Video Reveals Hikvision Cameras Surveilling Xinjiang Concentration CampsBy Charles Rollet, Published Nov 29, 2021, 07:15am EST
A YouTube video of Xinjiang's detention camps shows numerous Hikvision cameras, providing further evidence of the firm's ties to the facilities.
Hikvision declined to comment on the camp cameras. In response to this revelation, a UK Parliament Member said Hikvision is "actively facilitating the genocide" of Uyghurs and called for the UK to "rip this insidious technology from our country".
UK newspaper The Mail On Sunday exclusively covered this report, based on IPVM's research.
IPVM counted eight Hikvision cameras on four different Xinjiang detention camps in newly emerged footage of the facilities. These were mostly DarkFighterX PTZs and PanoVus, which use AI and low-light for intrusion detection/line crossing/etc, technology that is useful to help guards notice if any detainees try to escape.
While public information is not available as to who supplied this surveillance to these camps, records do confirm that Hikvision won a contract with Xinjiang police worth $46 million that included PanoVu-style cameras for a re-education camp.
IPVM also found what appear to be Dahua cameras at a camp's entrance and parking lot. Dahua said it could not confirm whether these are its own devices "as there are many look-alike cameras", stating Dahua "never has had a direct relationship with this facility" and speculating that the cameras are "outward facing"/"for traffic-monitoring".
Background: Video Origins
The YouTube video was uploaded by Chinese travel vlogger 'Guanguan' who stated he had "confirmed the location of many concentration camps in Xinjiang" by traveling to locations mentioned in a Pulitzer Prize-winning BuzzFeed News investigation:
The vlogger explained that he was able to approach and film several camps because "it is now difficult for foreign journalists to enter Xinjiang for reporting", which is accurate, e.g. UK newspaper The Telegraph's Sophia Yan was followed and assaulted by plainclothes thugs during a Xinjiang reporting trip earlier this year.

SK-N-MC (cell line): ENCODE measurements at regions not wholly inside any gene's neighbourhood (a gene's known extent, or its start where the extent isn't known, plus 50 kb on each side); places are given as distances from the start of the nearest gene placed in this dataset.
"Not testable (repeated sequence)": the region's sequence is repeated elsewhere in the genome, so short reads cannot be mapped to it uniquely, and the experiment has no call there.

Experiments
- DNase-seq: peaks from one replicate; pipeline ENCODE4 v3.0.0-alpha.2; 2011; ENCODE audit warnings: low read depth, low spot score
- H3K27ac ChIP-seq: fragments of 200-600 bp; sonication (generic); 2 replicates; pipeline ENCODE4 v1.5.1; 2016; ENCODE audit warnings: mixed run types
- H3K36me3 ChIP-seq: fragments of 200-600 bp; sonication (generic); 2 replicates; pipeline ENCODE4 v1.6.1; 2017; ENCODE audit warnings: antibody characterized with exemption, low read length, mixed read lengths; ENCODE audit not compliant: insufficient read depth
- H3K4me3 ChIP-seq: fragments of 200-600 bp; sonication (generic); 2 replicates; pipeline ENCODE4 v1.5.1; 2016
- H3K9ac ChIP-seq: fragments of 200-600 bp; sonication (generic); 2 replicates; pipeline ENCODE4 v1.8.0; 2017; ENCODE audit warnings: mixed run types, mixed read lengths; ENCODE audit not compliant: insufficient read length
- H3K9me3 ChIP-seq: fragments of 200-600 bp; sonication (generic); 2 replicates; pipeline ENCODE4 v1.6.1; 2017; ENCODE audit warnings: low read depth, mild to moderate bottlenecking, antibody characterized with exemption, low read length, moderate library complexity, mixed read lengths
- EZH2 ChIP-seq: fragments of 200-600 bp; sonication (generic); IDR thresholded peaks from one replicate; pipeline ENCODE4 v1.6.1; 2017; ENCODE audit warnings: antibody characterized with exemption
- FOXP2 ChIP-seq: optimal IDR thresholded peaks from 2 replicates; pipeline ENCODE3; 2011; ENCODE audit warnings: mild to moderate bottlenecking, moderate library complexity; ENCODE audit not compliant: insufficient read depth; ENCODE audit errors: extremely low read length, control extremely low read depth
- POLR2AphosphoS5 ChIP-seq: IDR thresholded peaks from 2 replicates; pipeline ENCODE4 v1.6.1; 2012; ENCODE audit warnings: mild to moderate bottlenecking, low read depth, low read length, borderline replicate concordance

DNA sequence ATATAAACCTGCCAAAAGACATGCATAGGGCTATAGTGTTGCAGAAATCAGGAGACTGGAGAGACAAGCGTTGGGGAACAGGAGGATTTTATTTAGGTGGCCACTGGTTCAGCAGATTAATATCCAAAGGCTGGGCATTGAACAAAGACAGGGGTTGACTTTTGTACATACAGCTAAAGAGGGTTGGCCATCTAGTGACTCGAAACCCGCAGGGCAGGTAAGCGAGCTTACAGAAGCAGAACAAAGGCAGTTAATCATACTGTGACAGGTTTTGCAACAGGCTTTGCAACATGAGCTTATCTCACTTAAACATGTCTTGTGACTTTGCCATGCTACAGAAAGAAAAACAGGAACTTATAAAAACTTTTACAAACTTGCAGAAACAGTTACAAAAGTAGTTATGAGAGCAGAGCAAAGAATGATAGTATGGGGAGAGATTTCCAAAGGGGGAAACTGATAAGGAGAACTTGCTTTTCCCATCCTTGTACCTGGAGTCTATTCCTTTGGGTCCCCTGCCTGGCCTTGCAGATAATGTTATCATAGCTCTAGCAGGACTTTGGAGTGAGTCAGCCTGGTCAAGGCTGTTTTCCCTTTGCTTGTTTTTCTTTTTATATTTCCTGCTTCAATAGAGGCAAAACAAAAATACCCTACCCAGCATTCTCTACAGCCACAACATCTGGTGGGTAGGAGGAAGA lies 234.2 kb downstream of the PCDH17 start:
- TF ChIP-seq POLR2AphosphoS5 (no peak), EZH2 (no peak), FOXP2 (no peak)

A co-author of the original BuzzFeed News investigation tweeted that Guanguan's footage was "invaluable" as it "helps confirm what we're seeing in satellite imagery". The video was taken in 2020; Guanguan is now in the USA, according to his Twitter account.
Hikvision Cameras Filmed
In the Mori County camp, two DarkFighterX PTZs (left) and one PanoVu series (right) can be seen:
Another two DarkFighterX PTZs on the Mori Camp's guardtowers:
In Urumqi's Saybagh district prison, another Hikvision PanoVu series can be seen:
And in the Yanqi County detention center, another Darkfighter PTZ:
Finally, in the Jimsar County Detention Center, a bullet camera in typical Hikvision casing can be seen:
Same Hikvision Models Tied To Xinjiang Camps
In 2019, IPVM reported about the BBC filming a Hikvision DarkFighterX PTZ during a state-sponsored tour of another Uyghur re-education camp:
Camera Use Case Clear
Although the cameras have multiple use cases, they are useful in prison environments as they are both tailored to low-light conditions like nighttime and come with analytics such as intrusion detection, line crossing detection, and region entrance/exiting detection, which can all be used to detect people entering sensitive areas or inmates trying to escape. (IPVM tested the DarkFighterX in 2018.)
Hikvision's Extensive Xinjiang Involvement
IPVM could not find public evidence that Hikvision itself directly sold and installed the cameras filmed at the camps in the YouTube videos.
However, Hikvision has a huge Xinjiang operation with ~500 staff and at least 8 branches as of late 2019, and is itself is directly operating five large Xinjiang police surveillance projects with terms spanning decades, per its own financial disclosures: